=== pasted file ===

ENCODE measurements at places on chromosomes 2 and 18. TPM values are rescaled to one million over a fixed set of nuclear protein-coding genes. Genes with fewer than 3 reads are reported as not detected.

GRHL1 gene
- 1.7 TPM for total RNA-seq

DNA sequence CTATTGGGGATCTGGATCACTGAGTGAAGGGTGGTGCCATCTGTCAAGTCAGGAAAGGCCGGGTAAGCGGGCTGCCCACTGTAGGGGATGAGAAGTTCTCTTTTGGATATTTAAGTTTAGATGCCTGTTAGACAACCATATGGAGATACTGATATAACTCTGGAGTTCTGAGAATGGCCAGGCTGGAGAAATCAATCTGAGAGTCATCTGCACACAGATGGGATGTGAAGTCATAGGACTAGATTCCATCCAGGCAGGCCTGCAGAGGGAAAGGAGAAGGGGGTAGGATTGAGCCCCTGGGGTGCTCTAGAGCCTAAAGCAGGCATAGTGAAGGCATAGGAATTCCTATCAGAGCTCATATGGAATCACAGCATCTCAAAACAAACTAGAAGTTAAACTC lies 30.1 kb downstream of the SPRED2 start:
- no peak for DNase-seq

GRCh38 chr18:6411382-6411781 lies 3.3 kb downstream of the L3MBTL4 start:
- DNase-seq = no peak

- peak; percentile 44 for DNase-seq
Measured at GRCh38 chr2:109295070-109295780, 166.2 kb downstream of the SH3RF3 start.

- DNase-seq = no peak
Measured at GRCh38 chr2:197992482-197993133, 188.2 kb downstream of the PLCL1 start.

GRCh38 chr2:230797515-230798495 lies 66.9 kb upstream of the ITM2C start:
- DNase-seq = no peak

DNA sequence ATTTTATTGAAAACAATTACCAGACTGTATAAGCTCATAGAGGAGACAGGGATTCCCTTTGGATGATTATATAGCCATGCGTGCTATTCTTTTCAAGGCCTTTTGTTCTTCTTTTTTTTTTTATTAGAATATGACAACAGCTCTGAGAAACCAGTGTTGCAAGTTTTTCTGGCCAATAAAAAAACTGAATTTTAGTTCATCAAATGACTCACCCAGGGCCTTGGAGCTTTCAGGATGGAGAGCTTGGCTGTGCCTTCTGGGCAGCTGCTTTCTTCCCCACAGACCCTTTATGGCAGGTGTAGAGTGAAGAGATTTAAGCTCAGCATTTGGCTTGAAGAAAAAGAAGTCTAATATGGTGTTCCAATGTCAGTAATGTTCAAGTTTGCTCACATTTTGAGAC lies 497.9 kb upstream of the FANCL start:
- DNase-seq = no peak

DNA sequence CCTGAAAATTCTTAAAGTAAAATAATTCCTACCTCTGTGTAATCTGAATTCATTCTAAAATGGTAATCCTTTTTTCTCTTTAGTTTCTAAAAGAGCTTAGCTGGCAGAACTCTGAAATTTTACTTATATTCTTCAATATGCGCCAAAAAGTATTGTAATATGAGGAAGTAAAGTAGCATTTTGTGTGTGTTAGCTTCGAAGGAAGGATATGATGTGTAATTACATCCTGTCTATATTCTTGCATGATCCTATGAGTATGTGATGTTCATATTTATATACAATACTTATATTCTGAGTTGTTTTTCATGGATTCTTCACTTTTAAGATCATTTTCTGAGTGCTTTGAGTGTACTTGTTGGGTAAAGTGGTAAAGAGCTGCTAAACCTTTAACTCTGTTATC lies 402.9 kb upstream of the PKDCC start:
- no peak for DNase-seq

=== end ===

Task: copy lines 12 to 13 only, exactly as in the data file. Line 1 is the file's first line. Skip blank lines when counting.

GRCh38 chr2:230797515-230798495 lies 66.9 kb upstream of the ITM2C start:
- DNase-seq = no peak